Err, reputation with customers first, then search engines:
Your customer should focus on reviews regardless of SEO due to the fact many people nowadays look at reviews before considering a service or product.
Reviews do contribute to local rankings:
That said, Reviews do contribute to local rankings in both snack pack and in local organics. But, ...
There is a great (and short) tutorial on how to create your Google Business Review link:
The synopsis is
Go to the Google Places API.
Find your Place ID by searching under "Enter a location"
The url will be https://search.google.com/local/writereview?placeid=YOUR-PLACE-ID
According to Common structured data errors of Google Search Guides:
Here are some common causes of structured data manual actions. A review is written by the site or person providing the product or service, rather than a customer or independent, unpaid reviewer.
Also similar information is in the Review snippet guidelines of Google Search Guides:
Sadly there is no option to import reviews to Google Business, they used to display links to other review sites but this is no longer the case. You only option is to start collecting reviews on Google. Google's algorithm does however take into external account reviews, how much weight each side holds is a whole different question.
Since I'm based in the UK, ...
Google supports a wide range of ratingValues should it be 1-5, 1-6, 1-10 or even a 1000. You do however have to use bestRating since Google assumes 5 by default. It's very flexible and can even start from zero, one or even ten using worstRating.
1-100 Example on Schema AggregateRating
Yes, it is easy to abuse with fake reviews. And that's not OK with Google. It violates their terms in that you should not deceive your users, and the offending sites and pages might be penalized.
In general, you should probably not manually copy reviews from Google Places or other sites and use those reviews in the microdata as it seems to violate the ...
No, that’s exactly the intended purpose of AggregateRating.
If the video has a rating, there is no point in not providing the rating in structured data, too.
By using the itemReviewed property, it’s clear to which item the rating belongs, and consumers (like search engines) can decide if to do something with it. For example, Google Search displays a ...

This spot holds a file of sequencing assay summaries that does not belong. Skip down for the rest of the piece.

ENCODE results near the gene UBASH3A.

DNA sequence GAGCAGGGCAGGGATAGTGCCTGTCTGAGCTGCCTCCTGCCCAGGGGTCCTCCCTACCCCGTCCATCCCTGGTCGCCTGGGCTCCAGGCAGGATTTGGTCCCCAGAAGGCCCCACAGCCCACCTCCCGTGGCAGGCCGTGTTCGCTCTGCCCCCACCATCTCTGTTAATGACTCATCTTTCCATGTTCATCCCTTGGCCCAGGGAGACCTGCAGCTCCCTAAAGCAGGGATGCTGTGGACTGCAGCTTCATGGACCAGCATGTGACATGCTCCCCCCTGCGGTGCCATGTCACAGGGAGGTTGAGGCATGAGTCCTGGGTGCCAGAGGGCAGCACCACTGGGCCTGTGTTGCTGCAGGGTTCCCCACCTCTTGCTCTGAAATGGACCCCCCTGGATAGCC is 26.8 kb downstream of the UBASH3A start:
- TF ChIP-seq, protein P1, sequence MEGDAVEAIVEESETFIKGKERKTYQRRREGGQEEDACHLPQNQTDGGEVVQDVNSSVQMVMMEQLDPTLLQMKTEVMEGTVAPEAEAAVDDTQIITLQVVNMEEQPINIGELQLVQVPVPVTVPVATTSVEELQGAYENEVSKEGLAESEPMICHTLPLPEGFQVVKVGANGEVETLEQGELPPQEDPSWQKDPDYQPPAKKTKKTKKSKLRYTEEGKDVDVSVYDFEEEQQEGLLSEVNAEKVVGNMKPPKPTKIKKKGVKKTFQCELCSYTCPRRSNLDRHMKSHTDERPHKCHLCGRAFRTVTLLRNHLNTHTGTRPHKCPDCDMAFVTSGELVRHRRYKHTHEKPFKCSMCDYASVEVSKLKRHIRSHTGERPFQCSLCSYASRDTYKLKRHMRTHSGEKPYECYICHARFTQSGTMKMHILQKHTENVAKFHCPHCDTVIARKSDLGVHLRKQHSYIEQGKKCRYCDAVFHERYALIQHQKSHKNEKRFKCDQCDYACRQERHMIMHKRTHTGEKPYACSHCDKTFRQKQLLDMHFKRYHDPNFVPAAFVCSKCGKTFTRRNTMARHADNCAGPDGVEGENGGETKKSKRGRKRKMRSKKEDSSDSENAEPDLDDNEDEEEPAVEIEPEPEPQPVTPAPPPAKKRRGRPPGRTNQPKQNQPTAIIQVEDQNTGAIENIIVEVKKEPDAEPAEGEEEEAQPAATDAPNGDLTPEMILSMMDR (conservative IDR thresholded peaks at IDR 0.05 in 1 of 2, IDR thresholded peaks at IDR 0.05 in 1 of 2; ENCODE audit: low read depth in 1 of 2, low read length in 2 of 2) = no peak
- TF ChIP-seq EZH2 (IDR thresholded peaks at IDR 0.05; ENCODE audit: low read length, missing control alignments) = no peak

It depends.. do you want control of your reviews or allow anyone to leave one even if they never did business with you? Keep in mind the most "helpful" reviews on most review sites are sadly, the bad ones. Between fake reviews and discount for product reviews, the whole review idea is losing credibility.
What I have told clients who sell a product is to ...
Okay. Here is what I see.
I do not see any reference to dropping ratings from the SERPs for charging an entrance fee.
The article and Googles announcement do not seem to mention this.
Both, the article and announcement mention the name property is required. Where both are confusing is that there are more mark-up schemas that include the name property such ...
I'd have to agree with Patrick Mevzek's comment, "Why not buying both domains and redirecting one to another?" Whichever you use, someone is going to screw it up and enter the other one so having both is a control over user error.
Your choice of review vs reviews should be based on what you think site visitors will be searching for because it's best to ...
If you don’t want to display a structured data value on the page, you can use the meta element (if the value is a URL, you have to use the link element instead).
That said, if you have a Review, specifying an integer as value for reviewRating is not expected. The property expects a Rating value, which can have the ratingValue property.
With showing the ...
For products, Google only pays attention to the aggregate rating. See https://developers.google.com/search/docs/data-types/product
You tagged your question as SEO, but there is no ranking benefit from marking up your reviews. At most you will get rating stars in the search results.
Other types of reviews you might want mark up the actual reviews.